Utilize proper ventilation in your kitchen

With proper ventilation in place, pollutants released through cooking are quickly transferred out of your home. Methods include range hoods and microwave vents with a direct path to the outdoors. Range hoods tend to ventilate the back of the range more efficiently, so try to cook on the back burners when possible. If you do not have a range hood or mechanical venting system, open multiple windows while cooking to encourage polluted air to flow out of your home.

Implement an air purification system

Even if you do not cook, outdoor pollutants can infiltrate your home and negatively impact your indoor air quality. Utilizing modern air purification technology in your home can only be beneficial. Some purifiers can remove gases and odors while capturing up to 99.97% of pollutants as small as 0.3 microns. Dyson’s latest air purifier technology is engineered to destroy formaldehyde, a common pollutant released by cooking, and provides real time data on your indoor air quality.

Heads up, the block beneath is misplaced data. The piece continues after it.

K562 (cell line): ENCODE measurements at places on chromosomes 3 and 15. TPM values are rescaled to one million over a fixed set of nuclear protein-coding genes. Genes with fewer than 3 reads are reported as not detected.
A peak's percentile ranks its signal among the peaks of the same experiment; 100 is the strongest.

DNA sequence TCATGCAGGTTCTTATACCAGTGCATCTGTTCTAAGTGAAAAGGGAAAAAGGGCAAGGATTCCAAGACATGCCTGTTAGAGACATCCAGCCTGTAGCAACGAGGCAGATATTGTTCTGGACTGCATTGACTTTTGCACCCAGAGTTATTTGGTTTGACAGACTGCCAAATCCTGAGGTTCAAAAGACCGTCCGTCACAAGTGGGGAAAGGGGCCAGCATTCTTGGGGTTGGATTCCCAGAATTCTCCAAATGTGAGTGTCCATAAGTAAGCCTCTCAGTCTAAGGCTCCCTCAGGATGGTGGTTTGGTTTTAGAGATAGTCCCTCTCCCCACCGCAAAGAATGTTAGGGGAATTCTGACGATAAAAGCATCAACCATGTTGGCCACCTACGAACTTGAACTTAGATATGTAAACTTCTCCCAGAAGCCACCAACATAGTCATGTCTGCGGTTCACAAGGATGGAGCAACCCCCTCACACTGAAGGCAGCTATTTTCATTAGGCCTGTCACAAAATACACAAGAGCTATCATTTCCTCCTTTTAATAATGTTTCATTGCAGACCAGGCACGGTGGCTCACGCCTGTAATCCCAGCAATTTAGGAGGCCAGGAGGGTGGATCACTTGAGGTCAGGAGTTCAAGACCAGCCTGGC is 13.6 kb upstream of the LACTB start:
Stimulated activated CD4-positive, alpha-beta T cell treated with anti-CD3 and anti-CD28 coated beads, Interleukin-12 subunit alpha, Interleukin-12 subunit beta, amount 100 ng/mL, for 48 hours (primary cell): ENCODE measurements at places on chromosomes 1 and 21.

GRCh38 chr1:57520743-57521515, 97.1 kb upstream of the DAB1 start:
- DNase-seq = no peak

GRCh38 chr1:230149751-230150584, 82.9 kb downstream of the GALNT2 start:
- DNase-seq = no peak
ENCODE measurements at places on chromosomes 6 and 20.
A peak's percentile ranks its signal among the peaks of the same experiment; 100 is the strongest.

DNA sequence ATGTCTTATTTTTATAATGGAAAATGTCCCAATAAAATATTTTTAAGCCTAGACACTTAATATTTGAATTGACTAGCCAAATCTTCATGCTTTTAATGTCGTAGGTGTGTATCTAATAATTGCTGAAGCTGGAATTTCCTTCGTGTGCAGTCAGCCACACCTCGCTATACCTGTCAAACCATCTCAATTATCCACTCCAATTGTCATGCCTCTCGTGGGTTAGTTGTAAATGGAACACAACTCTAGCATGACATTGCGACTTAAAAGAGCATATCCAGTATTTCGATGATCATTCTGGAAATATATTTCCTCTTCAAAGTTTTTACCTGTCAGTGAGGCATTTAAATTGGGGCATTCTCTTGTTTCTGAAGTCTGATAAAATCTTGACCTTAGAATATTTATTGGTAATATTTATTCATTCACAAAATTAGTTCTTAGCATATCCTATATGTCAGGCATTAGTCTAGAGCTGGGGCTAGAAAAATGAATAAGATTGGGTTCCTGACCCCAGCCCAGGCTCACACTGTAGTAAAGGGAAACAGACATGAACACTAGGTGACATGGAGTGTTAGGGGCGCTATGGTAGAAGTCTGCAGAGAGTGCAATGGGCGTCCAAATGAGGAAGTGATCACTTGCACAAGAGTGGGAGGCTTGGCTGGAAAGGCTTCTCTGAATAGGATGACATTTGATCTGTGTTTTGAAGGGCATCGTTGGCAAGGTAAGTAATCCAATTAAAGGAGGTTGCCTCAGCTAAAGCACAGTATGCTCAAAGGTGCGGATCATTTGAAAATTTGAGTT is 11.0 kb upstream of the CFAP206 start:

Indoor Air Quality: Causes, treatments, and prevention

Sources

https://molekule.science/kitchen-air-hazardous/
https://ehp.niehs.nih.gov/doi/10.1289/ehp.122-a27
https://ww2.arb.ca.gov/resources/documents/indoor-air-pollution-cooking
https://www.cancer.org/cancer/cancer-causes/formaldehyde.html
https://www.who.int/airpollution/household/pollutants/combustion/en/
https://rmi.org/insight/gas-stoves-pollution-health
https://scopeblog.stanford.edu/2018/03/06/use-your-range-hood-for-a-healthier-home-advises-indoor-air-quality-researcher/
https://www.abe.iastate.edu/extension-and-outreach/carbon-monoxide-poisoning-gas-fired-kitchen-ranges-aen-205/
https://www.health.ny.gov/publications/2826.pdf
https://www.cdc.gov/co/faqs.htm
https://www.vox.com/energy-and-environment/2020/5/7/21247602/gas-stove-cooking-indoor-air-pollution-health-risks
https://www.theguardian.com/environment/2020/may/05/gas-stoves-air-pollution-environment